On March 4, 2014, Judge Lewis A. Kaplan of the United States District Court for the Southern District of New York entered judgment for plaintiff Chevron in Chevron Corp. v. Donziger et al., Case No. 11-cv-0691.  The court found that the U.S. lawyer who masterminded a $9.2 billion judgment against the company in Ecuador did so "by corrupt means," and in the process violated U.S. federal laws prohibiting attempted extortion, wire fraud, money laundering, witness tampering, and obstruction of justice, as well as the Foreign Corrupt Practices Act.  The court entered judgment for Chevron and imposed equitable relief designed to ensure that "the defendants here may not be allowed to benefit from [the Ecuadorian judgment] in any way."  Calling the case "extraordinary" and "includ[ing] things that normally come only out of Hollywood," the court’s 485-page opinion, which is available here, detailed the evidence against U.S. plaintiff’s lawyer Steven Donziger and his team, finding that "[t]he wrongful actions of Donziger and his Ecuadorian legal team would be offensive to the laws of any nation that aspires to the rule of law, including Ecuador — and they knew it.  Indeed, one Ecuadorian legal team member, in a moment of panicky candor, admitted that if documents exposing just part of what they had done were to come to light, ‘apart from destroying the proceeding, all of us, your attorneys, might go to jail.’"  The court determined that Donziger and his team even "wrote the [Ecuadorian] court’s Judgment themselves and promised $500,000 to the Ecuadorian judge to rule in their favor and sign their judgment."  "If ever there were a case warranting equitable relief with respect to a judgment procured by fraud," the court concluded, "this is it." The decision follows a six-week trial and represents a major victory for Chevron in its multi-pronged response to the long-running purported environmental litigation emanating from Ecuador known as the Lago Agrio litigation.  Gibson Dunn represented Chevron in the closely watched case.  Chevron has long maintained that the proceedings in Ecuador were marred by fraud on the part of the plaintiffs’ lawyers, as well as corruption and collusion between the Lago Agrio plaintiffs ("LAPs"), the Ecuadorian court, and the Ecuadorian government.  As a consequence, Chevron sued the plaintiffs’ lawyers and other agents in the Southern District of New York under the federal RICO statute and other laws.  Yesterday’s decision vindicates Chevron’s claims of fraud and corruption and sends a powerful message to U.S. and other lawyers tempted to capitalize on the weaknesses of foreign judicial systems to attempt to extract payoffs from U.S. companies.  At the same time, it forcefully supports international efforts to promote the rule of law.  During the trial, Chevron presented overwhelming and virtually uncontested evidence that Donziger and his co-conspirators had procured the judgment through bribery and fraud, including forging expert reports, hiring Ecuadorian engineers to pose as "neutral" monitors to influence the Ecuadorian court, hiring consultants in the U.S. to ghostwrite the damages report of a purportedly neutral court-appointed "special master" (Richard Cabrera), and bribing the Ecuadorian judge who issued the decision (Nicolás Zambrano) to permit them to ghostwrite the decision in their favor.  Chevron’s evidence of the ghostwriting included verbatim quotations from the LAPs’ internal work product that appeared on dozens of pages of the judgment.  "These documents never were filed with the Lago Agrio court or made part of the official case record," the court noted, and "Defendants utterly failed to explain how or why their internal work product — their ‘fingerprints’ — show up in the Judgment."  Chevron also called as a witness former Ecuadorian judge Alberto Guerra, who testified that he had long served as Judge Zambrano’s paid ghostwriter, including in the case against Chevron.  Guerra produced bank deposit slips and other evidence of payments from the LAPs.  He also testified that he had served as a middle-man, conveying Judge Zambrano’s bribe solicitation to the LAPs, who accepted it, and then editing their draft of the judgment, which Judge Zambrano then issued as if it were his own.  Donziger called Judge Zambrano as a witness, who denied the bribery scheme but admitted that Judge Guerra had been his ghostwriter.  Chevron also presented evidence that when Chevron sought discovery from the LAPs’ attorneys and consultants in U.S. courts, Donziger and his co-conspirators engaged in a campaign of obstruction to prevent the truth from emerging, filing false affidavits in U.S. courts and tampering with witnesses.  Chevron also presented evidence that Donziger and his co-conspirators had engaged in an improper pressure campaign against Chevron, propagating numerous falsehoods based on their fabricated evidence in the press and to various state and federal agencies in an attempt to extort a settlement from Chevron.     In rendering its decision in favor of Chevron, the court noted that "[t]he transnational elements of the case make it sensitive and challenging," but concluded based on the extensive evidentiary record that Donziger was liable under RICO for operating a racketeering enterprise that committed numerous federal crimes, including: Extortion.  The court found that Donziger engaged in two categories of conduct to pressure Chevron to settle the Ecuadorian lawsuit:  corrupt conduct in the Ecuadorian lawsuit itself, and the mounting of a public pressure campaign against the company based on false statements to the media, to U.S. regulatory and prosecutorial agencies, and criminal prosecutions of Chevron lawyers in Ecuador. Obstruction of Justice and Witness Tampering.  The court found that Donziger committed various acts of obstruction of justice and witness tampering to prevent disclosure of the fraud in U.S. discovery proceedings, including filing a false declaration in the name of Donziger’s co-conspirator and Ecuadorian counsel for the LAPs, Pablo Fajardo, in at least 17 U.S. district courts:  "Donziger’s conduct with respect to the Fajardo Declaration was obstruction of justice, plain and simple."  The court also held that Donziger had engaged in witness tampering by attempting to influence the testimony of Mark Quarles, a former environmental consultant for the LAPs, in related litigation between Chevron and the Republic of Ecuador in the U.S.  The court found that "[a]lthough Donziger knew that the statements he sought to have Quarles make were false, he urged Quarles to adopt them to prevent exposure of the truth regarding Cabrera and to mislead the court.  Donziger’s effort to influence Quarles’s testimony constitutes witness tampering." The Travel Act and Foreign Corrupt Practices Act ("FCPA").  The court held that Donziger and his co-conspirators’ scheme to bribe Cabrera violated the Travel Act because Donziger used a facility of interstate or foreign commerce in furtherance of violations of the FCPA by payment of bribes to Cabrera.  The court found that "[a]ll of the circumstances — including the fact that a court-approved payment process existed but that the LAP team secretly paid Cabrera outside of that process, used a secret account to do so, worried in emails about whether any of the money should go through Yanza’s personal account even temporarily, and used code names as they did it — indicate that the secret payments were illegal or at least improper, that the LAP team knew that, and that they attempted to conceal their payments."  Wire Fraud and Money Laundering.  The court found that Donziger engaged "in a number of deceitful schemes" in order to extract payment from Chevron, "each of which was furthered by use of the wires."  The court also held that the record "contains persuasive evidence" of a number of money laundering offenses, including the solicitation of funding for use in making secret payments to Cabrera.   The court also held that the evidence showing that Donziger’s team had written the Ecuadorian judgment, not Judge Zambrano, was "overwhelming and unrefuted."  In support of this finding, the court noted that with respect to the overlap between the LAPs’ internal work product and the judgment, "[t]here is no plausible explanation for their presence in the Judgment except that whoever wrote the Judgment copied parts of them."  The court found that Judge Zambrano, who was unable to remember even the most significant aspects of the 188-page judgment that he claimed to have authored, was "a remarkably unpersuasive witness."  In addition, the court held that former judge Guerra’s testimony was credible, determining that Guerra "told the truth regarding the bribe and the essential fact as to who wrote the Judgment. The court is convinced that the LAPs bribed Zambrano and wrote the Judgment in their favor."   The court rejected defendants’ argument that an adverse judgment in the RICO case was barred by collateral estoppel because the Ecuadorian court had purportedly examined the conduct and not found it to constitute fraud.  Defendants had previously sought to withdraw that defense in order to avoid adverse findings, but the court rejected this, finding it "disingenuous" given their reliance on the decisions of the Ecuadorian courts throughout the RICO litigation and at trial.  The court also rejected Defendants’ arguments that the ensuing Ecuadorian appellate decisions somehow "broke the chain of causation" between the fraud in the Lago Agrio court and Chevron’s injuries, noting that those courts had expressly declined to reach the RICO claims.  The court found that although it was "far from eager to pass judgment as to the fairness of the judicial system of another country . . . of course [it] is obliged to do so," and that "[t]here [was] abundant evidence that, at the time the Ecuadorian courts’ decisions in the Lago Agrio case were rendered, the judicial system was not fair or impartial and did not comport with the requirements of due process," an independent basis for its ruling the Ecuadorian judgment and the appellate decisions could not be recognized or enforced in the United States or be used to whitewash defendants’ fraudulent conduct.  The court thus entered injunctive relief barring defendants from profiting in any way from the Ecuadorian judgment, ordering them to transfer any assets obtained thus far based on the judgment to Chevron, and prohibiting them from "monetizing" the judgment–such as by selling portions of it to investors–or seeking to enforce it in the United States.  In response to defendants’ claims that such relief is precluded by considerations of international comity, the court noted that "[c]omity and respect for other nations are important.  But comity does not command blind acquiescence in injustice, least of all acquiescence within the bounds of our own nation.  Courts of equity long have granted relief against fraudulent judgments entered in other states and, though less frequently, other countries. Moreover, the United States has important interests here.  The misconduct at issue was planned, supervised, financed and executed in important (but not all) respects by Americans in the United States in order to extract money from a U.S. victim. . . ."  The defendants say they will appeal the court’s ruling.  *          *          * The decision in Chevron Corp. v. Donziger represents a major victory for Chevron.  It is also a significant victory for the rule of law.  As the court aptly stated, "Justice is not served by inflicting injustice.  The ends do not justify the means.  There is no ‘Robin Hood’ defense to illegal and wrongful conduct.  And the defendants’ ‘this-is-the-way-it-is-done-in-Ecuador’ excuses — actually a remarkable insult to the people of Ecuador — do not help them."        Gibson, Dunn & Crutcher’s Transnational Litigation Practice Group lawyers are available to assist in addressing any questions you may have regarding these areas.  Please contact any member of the Gibson Dunn team, the Gibson Dunn lawyer with whom you usually work, or Trial Counsel: Randy M. Mastro – New York (+1 212-351-3825, rmastro@gibsondunn.com) Andrea E. Neuman – New York (+1 212-351-3883, aneuman@gibsondunn.com) Please also feel free to contact the co-chairs of the firm’s Transnational Litigation Practice Group: Theodore J. Boutrous, Jr. – Los Angeles (+1 213-229-7000, tboutrous@gibsondunn.com)Scott A. Edelman – Los Angeles (+1 310-557-8061, sedelman@gibsondunn.com)Andrea E. Neuman – New York (+1 212-351-3883, aneuman@gibsondunn.com)William E. Thomson – Los Angeles (+1 213-229-7891, wthomson@gibsondunn.com) © 2014 Gibson, Dunn & Crutcher LLP Attorney Advertising: The enclosed materials have been prepared for general informational purposes only and are not intended as legal advice.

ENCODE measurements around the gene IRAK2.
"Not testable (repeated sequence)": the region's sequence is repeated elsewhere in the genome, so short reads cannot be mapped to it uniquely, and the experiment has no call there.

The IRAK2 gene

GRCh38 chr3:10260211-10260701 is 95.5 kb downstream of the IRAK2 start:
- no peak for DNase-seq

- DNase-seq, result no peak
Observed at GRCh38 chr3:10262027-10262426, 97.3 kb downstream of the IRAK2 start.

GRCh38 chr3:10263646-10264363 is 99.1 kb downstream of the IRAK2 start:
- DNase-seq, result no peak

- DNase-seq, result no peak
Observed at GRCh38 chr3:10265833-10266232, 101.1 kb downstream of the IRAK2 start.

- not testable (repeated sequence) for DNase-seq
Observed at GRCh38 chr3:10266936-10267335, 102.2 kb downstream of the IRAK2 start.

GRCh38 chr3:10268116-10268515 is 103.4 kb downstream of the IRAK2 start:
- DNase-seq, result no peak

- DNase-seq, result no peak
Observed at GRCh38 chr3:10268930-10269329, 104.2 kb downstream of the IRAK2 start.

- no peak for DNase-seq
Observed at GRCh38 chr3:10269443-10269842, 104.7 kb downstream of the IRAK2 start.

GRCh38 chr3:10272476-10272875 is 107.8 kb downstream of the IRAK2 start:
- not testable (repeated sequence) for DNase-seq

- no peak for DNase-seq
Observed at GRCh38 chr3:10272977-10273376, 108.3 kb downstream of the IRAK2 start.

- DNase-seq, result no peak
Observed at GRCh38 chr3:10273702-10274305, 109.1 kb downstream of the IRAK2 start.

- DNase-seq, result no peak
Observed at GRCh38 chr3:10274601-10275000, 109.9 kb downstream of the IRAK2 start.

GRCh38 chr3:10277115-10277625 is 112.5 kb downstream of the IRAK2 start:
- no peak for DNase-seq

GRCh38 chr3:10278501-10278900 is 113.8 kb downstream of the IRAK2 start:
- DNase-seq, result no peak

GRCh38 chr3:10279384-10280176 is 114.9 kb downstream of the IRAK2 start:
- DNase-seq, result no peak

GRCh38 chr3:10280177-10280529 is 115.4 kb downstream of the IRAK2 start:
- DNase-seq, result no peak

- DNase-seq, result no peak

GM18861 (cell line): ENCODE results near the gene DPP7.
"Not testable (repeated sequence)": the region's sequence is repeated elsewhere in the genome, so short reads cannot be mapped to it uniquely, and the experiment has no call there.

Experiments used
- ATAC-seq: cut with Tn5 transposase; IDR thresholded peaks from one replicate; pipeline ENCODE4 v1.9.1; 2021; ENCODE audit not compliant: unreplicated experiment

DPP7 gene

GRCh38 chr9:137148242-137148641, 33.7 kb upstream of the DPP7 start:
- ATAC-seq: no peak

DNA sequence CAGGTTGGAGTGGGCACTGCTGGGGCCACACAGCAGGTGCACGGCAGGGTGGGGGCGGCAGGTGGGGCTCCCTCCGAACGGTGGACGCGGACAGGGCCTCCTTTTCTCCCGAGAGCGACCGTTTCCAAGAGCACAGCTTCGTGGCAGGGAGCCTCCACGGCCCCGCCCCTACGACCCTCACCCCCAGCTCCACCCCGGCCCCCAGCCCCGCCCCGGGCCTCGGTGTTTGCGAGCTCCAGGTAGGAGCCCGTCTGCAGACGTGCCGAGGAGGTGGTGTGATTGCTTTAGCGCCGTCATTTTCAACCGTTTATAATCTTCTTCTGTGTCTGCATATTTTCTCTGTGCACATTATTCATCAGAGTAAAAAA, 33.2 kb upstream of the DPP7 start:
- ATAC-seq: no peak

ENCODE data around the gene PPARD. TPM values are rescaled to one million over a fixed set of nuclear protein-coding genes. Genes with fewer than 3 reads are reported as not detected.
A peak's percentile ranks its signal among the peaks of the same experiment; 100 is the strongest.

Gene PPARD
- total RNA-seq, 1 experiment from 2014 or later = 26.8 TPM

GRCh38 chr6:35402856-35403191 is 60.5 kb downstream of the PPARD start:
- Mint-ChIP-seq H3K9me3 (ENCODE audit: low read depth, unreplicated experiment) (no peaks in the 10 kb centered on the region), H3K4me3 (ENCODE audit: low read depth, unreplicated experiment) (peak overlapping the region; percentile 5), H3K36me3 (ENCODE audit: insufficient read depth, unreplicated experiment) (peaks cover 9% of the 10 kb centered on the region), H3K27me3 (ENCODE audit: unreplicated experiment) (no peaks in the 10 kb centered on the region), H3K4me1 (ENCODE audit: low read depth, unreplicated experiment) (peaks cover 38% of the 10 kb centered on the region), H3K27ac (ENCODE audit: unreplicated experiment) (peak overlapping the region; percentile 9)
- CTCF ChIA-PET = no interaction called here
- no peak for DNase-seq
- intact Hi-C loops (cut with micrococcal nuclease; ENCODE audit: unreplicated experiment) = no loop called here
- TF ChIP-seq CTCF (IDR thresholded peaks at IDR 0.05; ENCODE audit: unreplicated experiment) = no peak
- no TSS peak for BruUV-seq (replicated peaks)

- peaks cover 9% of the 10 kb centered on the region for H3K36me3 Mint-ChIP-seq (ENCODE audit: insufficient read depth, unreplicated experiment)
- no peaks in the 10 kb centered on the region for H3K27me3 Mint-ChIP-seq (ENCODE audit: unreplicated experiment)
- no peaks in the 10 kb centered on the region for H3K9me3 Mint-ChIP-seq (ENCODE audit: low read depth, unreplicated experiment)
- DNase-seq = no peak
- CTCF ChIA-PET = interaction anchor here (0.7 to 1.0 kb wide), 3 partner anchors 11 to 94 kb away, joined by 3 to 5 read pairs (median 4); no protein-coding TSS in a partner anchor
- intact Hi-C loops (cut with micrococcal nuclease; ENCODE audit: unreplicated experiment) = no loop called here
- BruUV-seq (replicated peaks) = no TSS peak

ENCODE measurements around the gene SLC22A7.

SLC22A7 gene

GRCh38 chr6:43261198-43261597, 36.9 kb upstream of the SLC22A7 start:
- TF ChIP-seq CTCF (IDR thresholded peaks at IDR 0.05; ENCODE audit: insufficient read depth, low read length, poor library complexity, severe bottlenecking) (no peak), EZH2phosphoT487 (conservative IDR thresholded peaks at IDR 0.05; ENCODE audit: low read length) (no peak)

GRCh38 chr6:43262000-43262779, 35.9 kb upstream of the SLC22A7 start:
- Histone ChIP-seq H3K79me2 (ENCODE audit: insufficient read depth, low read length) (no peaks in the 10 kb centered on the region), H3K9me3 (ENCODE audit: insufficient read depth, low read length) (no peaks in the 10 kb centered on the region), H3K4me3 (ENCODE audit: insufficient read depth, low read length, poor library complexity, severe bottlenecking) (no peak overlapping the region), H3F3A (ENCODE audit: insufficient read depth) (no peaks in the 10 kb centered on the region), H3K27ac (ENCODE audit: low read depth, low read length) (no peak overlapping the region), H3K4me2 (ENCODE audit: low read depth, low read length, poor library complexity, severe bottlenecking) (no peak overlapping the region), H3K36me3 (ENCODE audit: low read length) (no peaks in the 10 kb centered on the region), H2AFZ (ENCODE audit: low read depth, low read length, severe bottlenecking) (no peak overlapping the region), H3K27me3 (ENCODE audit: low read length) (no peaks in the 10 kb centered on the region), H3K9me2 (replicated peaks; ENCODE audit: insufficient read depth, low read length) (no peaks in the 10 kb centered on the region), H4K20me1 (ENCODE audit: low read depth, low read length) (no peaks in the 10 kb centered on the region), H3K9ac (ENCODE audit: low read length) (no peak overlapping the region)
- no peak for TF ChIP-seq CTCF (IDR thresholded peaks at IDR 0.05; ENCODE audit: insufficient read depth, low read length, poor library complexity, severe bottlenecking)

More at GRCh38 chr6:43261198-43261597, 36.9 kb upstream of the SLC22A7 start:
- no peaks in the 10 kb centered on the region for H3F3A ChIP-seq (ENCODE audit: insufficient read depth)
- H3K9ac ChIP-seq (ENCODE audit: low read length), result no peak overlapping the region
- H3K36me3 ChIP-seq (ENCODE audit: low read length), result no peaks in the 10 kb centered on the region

February 6, 2014 |